Pound Volatile As May Asks For Brexit Extension
The British Prime Minister Theresa May wrote a letter to the EU leaders in which she asked for a delay to the UK’s departure from the EU bloc until June 30th 2019. Media sources suggested that the President of the European Council (EC) Donald Tusk will receive the letter today, just one day before the EC convenes.
A CNBC report said that the President of the European Commission Jean Claude Juncker reiterated that there would be no re-negotiations of the Brexit deal. However, he also told reporters that it’s “highly probable” that the UK won’t be leaving the EU on March 29th as it was scheduled. The EC’s President said that if the UK’s government wants an extension on Brexit, it should bring clear plans to the EU Summit.
A delay on the Article 50 process won’t be an easy thing as all 27 EU countries will have to agree on it. The French minister for European Affairs commented that the EU members “need something new” from the British side, expressing fears that the deadlock in the negotiations might remain despite an extension.
The Bank of England decides on interest rates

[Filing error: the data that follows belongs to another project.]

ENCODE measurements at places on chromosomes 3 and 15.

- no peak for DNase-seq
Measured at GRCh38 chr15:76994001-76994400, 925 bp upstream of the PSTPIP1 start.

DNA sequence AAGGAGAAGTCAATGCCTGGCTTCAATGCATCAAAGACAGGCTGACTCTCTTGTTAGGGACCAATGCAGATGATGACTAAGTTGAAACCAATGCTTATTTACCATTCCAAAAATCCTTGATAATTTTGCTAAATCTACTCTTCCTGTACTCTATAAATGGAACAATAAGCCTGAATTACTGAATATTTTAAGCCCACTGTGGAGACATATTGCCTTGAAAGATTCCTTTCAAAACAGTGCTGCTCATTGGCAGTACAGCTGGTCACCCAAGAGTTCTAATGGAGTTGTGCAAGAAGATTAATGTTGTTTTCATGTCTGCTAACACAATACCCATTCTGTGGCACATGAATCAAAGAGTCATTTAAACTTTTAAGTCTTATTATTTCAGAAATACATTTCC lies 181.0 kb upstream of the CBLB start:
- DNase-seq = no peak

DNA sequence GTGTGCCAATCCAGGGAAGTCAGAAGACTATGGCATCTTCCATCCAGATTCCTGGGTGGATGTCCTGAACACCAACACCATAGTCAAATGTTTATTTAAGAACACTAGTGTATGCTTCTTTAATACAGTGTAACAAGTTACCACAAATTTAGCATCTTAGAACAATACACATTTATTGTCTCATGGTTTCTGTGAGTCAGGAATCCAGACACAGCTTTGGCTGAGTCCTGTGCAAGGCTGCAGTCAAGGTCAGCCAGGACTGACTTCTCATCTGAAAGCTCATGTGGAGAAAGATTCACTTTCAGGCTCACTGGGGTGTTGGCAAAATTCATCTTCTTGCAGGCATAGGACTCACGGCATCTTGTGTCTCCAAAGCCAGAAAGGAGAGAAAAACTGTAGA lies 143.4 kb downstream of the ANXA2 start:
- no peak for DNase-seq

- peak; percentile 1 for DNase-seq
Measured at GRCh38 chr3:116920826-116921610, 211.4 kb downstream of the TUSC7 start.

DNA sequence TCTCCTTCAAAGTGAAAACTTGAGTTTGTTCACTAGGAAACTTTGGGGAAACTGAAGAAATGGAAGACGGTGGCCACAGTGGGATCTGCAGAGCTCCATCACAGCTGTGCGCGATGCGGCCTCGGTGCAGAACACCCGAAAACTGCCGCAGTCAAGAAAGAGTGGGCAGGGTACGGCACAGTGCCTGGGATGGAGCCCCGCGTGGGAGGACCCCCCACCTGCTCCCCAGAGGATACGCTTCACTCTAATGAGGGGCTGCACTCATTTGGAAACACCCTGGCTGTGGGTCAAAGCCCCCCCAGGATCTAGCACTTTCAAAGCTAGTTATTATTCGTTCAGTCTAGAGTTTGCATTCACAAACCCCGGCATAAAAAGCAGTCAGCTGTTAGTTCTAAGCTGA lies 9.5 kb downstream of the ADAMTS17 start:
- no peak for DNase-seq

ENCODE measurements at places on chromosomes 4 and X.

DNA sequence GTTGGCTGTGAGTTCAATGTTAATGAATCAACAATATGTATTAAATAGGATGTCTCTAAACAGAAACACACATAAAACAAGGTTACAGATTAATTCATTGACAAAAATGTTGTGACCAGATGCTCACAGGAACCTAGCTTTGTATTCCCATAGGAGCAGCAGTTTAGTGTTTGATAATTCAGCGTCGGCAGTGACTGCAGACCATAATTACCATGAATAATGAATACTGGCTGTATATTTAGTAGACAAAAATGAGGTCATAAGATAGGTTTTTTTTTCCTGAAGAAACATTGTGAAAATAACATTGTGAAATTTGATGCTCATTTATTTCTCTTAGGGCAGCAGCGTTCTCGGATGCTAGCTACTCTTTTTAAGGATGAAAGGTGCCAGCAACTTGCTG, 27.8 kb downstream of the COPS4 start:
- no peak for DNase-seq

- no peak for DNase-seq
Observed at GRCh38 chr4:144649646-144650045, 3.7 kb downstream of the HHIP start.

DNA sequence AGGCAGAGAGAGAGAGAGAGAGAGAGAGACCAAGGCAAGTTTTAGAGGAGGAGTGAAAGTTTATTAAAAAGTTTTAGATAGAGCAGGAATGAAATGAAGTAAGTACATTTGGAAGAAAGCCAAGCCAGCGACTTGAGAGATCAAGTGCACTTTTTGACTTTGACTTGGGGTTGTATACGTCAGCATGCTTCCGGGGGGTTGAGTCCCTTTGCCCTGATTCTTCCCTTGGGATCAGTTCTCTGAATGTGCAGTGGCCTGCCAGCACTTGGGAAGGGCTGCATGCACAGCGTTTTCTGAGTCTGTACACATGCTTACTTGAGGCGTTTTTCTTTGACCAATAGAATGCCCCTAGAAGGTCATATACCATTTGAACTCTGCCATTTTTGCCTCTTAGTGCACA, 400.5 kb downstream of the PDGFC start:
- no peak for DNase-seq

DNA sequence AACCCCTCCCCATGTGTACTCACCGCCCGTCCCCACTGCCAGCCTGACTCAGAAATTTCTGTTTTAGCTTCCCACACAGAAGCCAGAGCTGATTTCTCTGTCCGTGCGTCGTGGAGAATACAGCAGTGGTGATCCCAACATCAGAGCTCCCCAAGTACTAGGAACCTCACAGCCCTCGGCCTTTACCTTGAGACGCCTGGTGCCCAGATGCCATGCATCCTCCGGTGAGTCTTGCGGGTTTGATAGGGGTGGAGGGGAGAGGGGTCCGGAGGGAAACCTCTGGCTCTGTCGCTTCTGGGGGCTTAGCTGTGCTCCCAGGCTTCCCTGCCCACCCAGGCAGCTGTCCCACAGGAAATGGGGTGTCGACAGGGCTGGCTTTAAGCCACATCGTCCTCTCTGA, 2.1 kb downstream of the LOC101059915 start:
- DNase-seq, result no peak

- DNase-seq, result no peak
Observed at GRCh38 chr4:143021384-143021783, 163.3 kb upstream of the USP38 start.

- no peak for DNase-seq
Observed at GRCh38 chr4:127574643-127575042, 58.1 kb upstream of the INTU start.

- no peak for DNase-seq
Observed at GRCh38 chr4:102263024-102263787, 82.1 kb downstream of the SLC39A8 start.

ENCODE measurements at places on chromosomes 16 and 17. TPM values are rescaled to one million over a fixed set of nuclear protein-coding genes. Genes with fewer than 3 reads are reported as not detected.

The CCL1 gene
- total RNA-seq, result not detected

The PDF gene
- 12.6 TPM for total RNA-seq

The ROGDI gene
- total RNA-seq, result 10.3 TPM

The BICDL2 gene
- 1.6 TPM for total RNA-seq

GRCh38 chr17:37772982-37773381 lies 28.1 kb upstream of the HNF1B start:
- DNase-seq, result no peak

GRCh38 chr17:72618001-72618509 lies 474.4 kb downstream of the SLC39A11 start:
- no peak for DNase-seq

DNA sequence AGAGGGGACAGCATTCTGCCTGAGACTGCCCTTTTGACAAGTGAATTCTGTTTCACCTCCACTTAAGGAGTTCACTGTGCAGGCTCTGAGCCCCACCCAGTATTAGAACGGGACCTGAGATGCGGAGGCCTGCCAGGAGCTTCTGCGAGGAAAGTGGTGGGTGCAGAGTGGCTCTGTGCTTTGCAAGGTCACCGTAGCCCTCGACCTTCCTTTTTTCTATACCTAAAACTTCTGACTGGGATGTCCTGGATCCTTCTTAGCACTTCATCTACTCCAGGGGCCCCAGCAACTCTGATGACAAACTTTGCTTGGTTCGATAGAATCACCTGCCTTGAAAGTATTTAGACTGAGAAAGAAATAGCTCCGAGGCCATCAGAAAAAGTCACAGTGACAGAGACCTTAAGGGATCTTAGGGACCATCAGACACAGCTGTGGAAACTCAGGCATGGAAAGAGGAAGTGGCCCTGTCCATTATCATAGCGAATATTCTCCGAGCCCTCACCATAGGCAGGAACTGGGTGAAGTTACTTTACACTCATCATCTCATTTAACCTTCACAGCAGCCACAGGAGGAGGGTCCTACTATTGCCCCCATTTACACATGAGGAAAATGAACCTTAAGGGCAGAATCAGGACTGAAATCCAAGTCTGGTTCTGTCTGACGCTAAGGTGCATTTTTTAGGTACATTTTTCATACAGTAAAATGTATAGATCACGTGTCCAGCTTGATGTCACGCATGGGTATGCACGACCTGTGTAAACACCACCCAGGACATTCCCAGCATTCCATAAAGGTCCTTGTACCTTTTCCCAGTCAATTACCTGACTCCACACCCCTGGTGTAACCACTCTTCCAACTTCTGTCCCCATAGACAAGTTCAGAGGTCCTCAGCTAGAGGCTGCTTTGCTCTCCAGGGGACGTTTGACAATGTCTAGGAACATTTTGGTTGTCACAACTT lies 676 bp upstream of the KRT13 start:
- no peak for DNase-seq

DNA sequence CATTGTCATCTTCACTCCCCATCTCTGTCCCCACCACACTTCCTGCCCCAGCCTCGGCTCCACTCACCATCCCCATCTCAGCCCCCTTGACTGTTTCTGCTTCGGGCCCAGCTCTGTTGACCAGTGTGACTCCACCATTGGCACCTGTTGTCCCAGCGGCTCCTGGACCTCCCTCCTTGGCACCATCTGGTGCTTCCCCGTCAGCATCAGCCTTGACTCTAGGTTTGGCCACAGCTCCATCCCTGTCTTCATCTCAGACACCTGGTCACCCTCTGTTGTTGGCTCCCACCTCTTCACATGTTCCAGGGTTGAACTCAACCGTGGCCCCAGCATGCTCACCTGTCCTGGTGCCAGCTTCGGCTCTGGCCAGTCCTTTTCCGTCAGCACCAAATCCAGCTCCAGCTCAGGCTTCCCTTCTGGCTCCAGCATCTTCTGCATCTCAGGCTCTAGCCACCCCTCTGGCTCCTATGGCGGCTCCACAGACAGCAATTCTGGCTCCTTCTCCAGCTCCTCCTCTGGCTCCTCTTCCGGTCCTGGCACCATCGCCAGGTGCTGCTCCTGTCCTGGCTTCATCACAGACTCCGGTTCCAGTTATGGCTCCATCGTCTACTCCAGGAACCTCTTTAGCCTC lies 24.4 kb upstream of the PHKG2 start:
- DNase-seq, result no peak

One more “Super Thursday” for the Bank of England has come. On March 21st 2019, the BoE’s board will convene to decide on interest rates. Market analysts forecast that the BoE will keep its benchmark interest rate unchanged at 0.75% with all 9 members of the Monetary Policy Committee (MPC) voting in favour. The last time that the BoE raised borrowing costs was after its board meeting on August 2nd 2018.
Analysts at TDS wrote in a report published on March 20th 2019 that they expect the BoE to remain on the sidelines as Brexit uncertainty grows. “The UK economy is broadly tracking in line with their February 2019 forecasts. With Brexit headlines intensifying, and the Federal Open Market Committee (FOMC) meeting tonight, markets remain fluid ahead of the BoE’s meeting.,” was noted in the report. TDS analysts suggested that “we do not expect this month’s MPC to provide the British Pound with a major directional push as Brexit concerns dominate.”
UK Consumer Price Index Inflation (CPI) Rises
On Wednesday March 20th 2019, the Office for National Statistics (ONS) released data regarding the UK’s CPI inflation in February 2019. Although economists were expecting that the CPI inflation would have remained stable at 1.8%, ONS data showed that it rose slightly to 1.9% on an annualised basis.
The ONS report attributed the rise to the rising prices for food, alcohol, tobacco and for various recreational goods. Economists at KPMG argued that even this small pick up in headline inflation raises the chances for an interest rate hike just before Christmas 2019. “Solid wage growth and minimal spare capacity could encourage the BoE to raise rates once more by November 2019 to 1%,” the KPMG analysts said.
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